Finally... How is it that inanimate matter achieves the ability to comprehend itself? The mystery of consciousness is incredibly hard to grasp, quite simply because we use consciousness to grapple with the nature of consciousness. While Christians are equally mystified as atheists by the gift of human reason, will, and consciousness, these are also considered a gift from the Creator himself, infused into human beings as marks of the imago dei (image of God) that make knowledge and worship of God possible. Many skeptics, however, are uneasy with the question of consciousness. Consider these honest words from Ron Rosenbaum in Slate:
Consider, for instance, the problem of the origin and nature of consciousness. The failure to solve it without resorting to religion or quasi-religious "intelligent design"... strikes many observers as dangerous. Dangerous because it threatens the foundation of scientific rationalism and materialism. Dangerous because it disrupts one's sense of any order in the universe and opens the floodgates of chaos.
Even atheist Jerry Coyne admits in his book Faith Vs. Fact that science may never have the solid answers to the question:
Ultimately, it’s solution may evade us for one reason: we’re using our limited cognitive abilities to tackle a research project that is hard even to frame… we’re forced to use an organ that evolved for other reasons to study how that organ makes us feel - pg. 158.
(What Coyne misses here, but others, such as Tim Keller and Alvin Platinga have picked up on, is that if our brains are purely the result of natural selection and traits that enhance survival, then our brains did not evolve for the purpose of the scientific method either, which serves to undermine our confidence in the relationship between our senses and reality - but that remains for another post).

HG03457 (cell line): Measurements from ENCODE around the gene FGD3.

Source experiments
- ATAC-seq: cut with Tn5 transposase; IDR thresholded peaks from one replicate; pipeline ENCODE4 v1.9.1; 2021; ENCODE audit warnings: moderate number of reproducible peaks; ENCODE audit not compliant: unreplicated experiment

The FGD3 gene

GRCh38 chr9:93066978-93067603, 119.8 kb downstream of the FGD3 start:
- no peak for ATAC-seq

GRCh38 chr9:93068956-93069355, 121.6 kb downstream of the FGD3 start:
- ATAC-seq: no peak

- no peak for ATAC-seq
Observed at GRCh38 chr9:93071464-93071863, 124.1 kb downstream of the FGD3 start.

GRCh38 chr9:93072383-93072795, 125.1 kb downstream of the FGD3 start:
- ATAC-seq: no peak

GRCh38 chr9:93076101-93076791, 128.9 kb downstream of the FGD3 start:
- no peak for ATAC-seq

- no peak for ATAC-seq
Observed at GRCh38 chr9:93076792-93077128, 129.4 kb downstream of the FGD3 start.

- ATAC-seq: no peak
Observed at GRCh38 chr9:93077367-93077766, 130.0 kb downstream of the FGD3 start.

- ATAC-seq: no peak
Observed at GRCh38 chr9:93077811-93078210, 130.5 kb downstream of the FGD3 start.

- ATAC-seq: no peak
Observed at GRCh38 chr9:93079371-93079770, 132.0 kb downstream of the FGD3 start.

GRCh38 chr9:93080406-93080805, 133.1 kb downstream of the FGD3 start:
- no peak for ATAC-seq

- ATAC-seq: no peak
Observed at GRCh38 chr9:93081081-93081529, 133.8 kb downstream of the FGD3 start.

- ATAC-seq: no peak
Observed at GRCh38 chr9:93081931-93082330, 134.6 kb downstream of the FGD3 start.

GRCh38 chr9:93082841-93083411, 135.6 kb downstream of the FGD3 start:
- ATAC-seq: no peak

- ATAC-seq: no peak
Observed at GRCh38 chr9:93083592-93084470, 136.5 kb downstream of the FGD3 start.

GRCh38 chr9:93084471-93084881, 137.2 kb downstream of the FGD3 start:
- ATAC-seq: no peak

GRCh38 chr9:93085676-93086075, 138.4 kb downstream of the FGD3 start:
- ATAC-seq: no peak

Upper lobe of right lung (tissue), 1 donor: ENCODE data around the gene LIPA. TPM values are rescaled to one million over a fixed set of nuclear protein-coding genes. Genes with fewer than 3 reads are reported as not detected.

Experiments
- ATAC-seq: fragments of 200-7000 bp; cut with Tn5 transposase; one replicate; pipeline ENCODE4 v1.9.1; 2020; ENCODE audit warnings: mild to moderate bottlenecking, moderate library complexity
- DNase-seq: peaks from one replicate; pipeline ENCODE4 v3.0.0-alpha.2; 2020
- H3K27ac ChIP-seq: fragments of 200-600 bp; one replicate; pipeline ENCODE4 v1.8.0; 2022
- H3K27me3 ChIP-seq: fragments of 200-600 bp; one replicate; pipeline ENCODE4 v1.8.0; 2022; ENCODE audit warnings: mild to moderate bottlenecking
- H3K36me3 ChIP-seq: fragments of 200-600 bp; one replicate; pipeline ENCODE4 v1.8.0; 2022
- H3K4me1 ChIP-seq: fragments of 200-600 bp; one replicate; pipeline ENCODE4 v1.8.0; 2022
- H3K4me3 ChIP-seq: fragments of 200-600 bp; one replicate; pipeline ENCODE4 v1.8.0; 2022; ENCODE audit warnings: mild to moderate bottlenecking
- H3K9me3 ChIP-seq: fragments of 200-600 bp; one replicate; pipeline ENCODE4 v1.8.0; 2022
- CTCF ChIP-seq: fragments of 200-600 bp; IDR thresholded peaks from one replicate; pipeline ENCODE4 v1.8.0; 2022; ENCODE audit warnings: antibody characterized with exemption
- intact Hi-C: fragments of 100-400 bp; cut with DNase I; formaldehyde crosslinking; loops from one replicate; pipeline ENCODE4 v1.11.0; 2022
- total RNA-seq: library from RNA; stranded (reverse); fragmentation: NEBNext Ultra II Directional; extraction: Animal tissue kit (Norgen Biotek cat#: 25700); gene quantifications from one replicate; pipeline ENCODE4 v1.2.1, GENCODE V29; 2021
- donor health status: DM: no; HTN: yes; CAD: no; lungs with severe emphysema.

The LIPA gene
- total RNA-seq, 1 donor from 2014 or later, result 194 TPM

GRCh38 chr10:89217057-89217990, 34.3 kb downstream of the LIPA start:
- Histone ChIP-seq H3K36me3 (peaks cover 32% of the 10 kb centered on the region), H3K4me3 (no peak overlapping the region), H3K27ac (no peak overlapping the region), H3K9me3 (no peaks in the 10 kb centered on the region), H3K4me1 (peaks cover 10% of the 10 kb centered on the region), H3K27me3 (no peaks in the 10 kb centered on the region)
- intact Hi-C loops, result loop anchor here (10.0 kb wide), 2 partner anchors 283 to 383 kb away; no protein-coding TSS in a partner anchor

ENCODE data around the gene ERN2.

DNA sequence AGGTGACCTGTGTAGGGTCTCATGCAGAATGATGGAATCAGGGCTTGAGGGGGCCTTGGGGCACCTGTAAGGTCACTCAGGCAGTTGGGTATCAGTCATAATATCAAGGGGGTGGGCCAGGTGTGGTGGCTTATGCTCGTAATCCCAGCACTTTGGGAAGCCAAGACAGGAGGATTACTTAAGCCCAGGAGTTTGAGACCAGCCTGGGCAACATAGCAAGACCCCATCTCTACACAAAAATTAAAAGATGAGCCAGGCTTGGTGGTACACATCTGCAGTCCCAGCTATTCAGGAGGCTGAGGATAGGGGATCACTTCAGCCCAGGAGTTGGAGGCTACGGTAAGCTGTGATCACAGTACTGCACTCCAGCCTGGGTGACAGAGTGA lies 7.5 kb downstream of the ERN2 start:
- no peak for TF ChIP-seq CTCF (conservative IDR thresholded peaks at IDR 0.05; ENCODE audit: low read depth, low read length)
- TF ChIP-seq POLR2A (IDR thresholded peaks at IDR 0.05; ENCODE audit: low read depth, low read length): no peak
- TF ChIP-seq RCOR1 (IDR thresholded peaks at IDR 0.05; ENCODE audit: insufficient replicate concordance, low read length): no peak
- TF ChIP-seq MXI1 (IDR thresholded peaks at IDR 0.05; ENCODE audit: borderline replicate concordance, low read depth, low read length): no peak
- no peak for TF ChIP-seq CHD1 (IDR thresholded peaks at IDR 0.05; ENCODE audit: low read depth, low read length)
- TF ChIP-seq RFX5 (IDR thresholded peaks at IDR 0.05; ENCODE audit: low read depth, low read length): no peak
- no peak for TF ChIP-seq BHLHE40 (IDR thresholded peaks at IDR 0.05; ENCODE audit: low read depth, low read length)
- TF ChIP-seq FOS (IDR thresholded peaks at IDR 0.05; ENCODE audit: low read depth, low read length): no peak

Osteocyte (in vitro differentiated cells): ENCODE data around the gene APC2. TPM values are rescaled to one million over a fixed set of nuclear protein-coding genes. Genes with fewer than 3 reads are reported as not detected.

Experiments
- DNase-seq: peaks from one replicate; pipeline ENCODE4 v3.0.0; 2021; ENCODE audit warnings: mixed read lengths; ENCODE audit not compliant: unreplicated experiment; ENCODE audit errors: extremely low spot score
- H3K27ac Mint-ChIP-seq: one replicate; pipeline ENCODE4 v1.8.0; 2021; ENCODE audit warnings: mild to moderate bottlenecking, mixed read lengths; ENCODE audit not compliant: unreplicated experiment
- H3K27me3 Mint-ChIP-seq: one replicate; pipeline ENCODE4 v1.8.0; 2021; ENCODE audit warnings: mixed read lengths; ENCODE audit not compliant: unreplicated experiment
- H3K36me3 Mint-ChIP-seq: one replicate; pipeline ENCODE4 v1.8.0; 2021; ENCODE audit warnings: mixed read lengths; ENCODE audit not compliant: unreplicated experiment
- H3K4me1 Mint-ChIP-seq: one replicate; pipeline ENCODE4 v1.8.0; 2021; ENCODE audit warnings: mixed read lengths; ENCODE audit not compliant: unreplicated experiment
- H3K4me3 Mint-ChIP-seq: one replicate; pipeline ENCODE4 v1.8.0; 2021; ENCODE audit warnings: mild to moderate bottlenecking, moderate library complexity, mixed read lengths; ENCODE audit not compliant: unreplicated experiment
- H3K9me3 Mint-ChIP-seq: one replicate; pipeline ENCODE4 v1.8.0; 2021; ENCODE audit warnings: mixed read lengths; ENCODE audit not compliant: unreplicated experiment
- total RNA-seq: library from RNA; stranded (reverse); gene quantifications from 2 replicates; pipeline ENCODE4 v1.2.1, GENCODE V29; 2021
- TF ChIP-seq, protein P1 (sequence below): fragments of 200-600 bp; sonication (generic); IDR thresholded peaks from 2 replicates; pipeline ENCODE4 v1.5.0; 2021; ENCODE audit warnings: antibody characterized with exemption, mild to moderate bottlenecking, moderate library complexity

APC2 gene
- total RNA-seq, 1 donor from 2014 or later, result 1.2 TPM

The Christian faith locates the mystery of human consciousness in the even greater consciousness of God, who perceives all things past and present, even beholding the universe in all its created glory before sentient life was able to look up and say, "The heavens declare the glory of God!" (Ps. 19:1).
What Lies Behind These Mysteries
Apart from God, consciousness seems arbitrary - an adaptive glitch without any meaning beyond the anxious meaning we assess to it, and ultimately meaningless once we die. If the writer of Ecclesiastes was an atheist, I suppose he would have said consciousness itself is "an unhappy business that nature has given to the children of man to be busy with." Perhaps, as some have suggested, our consciousness is just an illusion. And if this is true to any degree, then the mysteries of the origin of the universe and life are ultimately an illusion, meaningless, and destined to fade into nothingness. But... if these mysteries point to the even greater mystery of God, then doctrines like the resurrection and the renewal of all things open up endless possibilities for meaning, enjoyment, and even empirical exploration.
Rev. John W. Rasmussen, Our Savior Lutheran Church